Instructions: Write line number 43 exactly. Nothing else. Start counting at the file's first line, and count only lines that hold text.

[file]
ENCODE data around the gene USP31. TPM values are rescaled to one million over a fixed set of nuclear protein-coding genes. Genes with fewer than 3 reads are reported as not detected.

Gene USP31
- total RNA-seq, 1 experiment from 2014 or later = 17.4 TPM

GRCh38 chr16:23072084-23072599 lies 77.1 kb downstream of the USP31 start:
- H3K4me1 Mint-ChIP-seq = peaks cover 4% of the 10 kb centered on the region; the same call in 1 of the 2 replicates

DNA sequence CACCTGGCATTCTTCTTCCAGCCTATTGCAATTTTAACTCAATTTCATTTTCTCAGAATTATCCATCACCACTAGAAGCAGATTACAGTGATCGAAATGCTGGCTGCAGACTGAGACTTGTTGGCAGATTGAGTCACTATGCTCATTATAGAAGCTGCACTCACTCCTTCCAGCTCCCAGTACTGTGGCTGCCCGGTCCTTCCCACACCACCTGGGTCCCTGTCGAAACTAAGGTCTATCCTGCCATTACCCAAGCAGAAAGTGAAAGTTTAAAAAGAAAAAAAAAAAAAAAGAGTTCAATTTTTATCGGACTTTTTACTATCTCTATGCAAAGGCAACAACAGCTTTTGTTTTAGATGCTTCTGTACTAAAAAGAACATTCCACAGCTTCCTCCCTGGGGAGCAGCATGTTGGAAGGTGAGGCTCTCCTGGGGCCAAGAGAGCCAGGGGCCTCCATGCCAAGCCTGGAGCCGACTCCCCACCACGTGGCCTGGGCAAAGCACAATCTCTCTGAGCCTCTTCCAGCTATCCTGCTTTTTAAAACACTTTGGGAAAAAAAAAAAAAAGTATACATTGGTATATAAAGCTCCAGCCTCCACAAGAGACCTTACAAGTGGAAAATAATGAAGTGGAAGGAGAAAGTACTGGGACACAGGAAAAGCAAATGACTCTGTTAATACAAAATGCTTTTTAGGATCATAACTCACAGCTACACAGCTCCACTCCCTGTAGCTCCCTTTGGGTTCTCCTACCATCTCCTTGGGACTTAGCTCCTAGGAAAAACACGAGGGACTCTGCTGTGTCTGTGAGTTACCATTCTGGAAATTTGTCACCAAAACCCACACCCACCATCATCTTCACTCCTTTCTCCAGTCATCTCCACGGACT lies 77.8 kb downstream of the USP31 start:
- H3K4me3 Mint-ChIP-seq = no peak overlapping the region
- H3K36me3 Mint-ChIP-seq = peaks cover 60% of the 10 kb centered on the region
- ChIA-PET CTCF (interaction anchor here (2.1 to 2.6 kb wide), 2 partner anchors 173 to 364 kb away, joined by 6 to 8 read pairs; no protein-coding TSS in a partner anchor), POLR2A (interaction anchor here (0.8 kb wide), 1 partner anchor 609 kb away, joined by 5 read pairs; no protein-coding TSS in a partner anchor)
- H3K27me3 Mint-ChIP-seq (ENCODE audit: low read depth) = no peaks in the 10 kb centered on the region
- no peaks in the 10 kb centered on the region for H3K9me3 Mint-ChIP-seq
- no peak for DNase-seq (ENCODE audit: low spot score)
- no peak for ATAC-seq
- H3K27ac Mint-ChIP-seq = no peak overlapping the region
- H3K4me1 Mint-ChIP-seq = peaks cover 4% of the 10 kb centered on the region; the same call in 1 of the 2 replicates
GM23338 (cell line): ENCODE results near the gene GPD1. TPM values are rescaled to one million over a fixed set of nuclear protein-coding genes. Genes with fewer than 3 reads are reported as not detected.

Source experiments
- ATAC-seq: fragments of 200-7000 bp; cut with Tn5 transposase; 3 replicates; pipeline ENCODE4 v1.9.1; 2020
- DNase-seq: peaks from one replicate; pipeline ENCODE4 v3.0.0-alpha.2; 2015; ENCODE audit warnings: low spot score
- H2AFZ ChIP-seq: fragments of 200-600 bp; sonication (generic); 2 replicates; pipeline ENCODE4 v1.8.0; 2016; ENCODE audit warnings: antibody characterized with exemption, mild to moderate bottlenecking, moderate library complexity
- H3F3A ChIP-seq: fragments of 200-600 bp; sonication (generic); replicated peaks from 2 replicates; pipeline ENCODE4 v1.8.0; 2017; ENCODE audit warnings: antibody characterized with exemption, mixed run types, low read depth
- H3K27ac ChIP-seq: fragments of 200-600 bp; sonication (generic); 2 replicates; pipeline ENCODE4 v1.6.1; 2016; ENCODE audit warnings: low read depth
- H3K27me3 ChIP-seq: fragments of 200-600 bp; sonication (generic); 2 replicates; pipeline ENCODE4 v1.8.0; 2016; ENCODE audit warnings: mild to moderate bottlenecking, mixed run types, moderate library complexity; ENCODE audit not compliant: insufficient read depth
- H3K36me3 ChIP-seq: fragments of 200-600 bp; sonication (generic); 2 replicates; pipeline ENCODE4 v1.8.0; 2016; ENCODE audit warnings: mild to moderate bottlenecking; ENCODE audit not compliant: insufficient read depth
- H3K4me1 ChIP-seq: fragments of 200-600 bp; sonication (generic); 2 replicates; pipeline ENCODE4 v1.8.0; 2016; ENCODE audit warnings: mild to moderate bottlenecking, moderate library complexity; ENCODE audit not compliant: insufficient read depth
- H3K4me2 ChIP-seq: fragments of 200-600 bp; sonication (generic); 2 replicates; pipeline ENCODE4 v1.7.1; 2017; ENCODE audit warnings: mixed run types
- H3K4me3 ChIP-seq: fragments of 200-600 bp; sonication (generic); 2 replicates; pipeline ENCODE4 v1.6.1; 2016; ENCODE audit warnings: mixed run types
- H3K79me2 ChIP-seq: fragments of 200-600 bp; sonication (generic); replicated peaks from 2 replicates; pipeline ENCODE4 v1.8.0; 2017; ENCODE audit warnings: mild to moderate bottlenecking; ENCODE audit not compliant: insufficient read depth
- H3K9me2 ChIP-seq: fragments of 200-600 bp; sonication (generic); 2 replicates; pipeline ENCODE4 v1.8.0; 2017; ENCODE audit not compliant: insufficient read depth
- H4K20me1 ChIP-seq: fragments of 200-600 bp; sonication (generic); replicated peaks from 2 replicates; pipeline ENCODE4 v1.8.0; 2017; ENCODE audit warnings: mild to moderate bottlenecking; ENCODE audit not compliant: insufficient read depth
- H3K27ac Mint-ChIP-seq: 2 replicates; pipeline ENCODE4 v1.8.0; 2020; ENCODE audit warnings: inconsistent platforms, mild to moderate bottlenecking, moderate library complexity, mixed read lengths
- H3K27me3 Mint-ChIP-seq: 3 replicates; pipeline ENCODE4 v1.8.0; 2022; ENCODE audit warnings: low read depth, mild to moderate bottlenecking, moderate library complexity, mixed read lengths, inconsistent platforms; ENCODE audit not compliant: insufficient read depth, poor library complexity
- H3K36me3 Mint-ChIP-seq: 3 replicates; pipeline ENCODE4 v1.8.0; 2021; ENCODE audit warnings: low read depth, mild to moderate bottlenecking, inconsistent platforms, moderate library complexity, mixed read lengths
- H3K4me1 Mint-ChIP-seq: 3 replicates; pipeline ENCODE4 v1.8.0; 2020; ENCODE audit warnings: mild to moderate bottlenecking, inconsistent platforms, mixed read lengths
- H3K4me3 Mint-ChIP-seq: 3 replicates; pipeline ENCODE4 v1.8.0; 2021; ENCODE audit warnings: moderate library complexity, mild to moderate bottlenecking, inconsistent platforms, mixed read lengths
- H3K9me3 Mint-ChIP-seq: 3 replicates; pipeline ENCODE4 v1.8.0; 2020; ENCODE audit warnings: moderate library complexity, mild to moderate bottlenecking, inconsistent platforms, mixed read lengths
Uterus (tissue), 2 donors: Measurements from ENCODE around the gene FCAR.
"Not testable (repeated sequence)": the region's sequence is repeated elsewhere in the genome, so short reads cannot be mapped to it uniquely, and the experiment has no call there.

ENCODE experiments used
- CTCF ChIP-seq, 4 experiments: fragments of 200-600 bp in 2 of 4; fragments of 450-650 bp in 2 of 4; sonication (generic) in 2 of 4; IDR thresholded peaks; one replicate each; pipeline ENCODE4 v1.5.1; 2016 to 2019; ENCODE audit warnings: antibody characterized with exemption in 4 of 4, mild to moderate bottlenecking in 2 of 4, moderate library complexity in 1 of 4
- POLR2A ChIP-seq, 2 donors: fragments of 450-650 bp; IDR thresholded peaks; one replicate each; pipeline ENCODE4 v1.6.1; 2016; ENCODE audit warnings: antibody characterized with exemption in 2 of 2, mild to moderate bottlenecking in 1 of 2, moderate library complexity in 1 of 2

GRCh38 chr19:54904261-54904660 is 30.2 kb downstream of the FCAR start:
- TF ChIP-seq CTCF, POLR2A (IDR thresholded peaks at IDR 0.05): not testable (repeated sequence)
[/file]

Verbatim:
- TF ChIP-seq CTCF, POLR2A (IDR thresholded peaks at IDR 0.05): not testable (repeated sequence)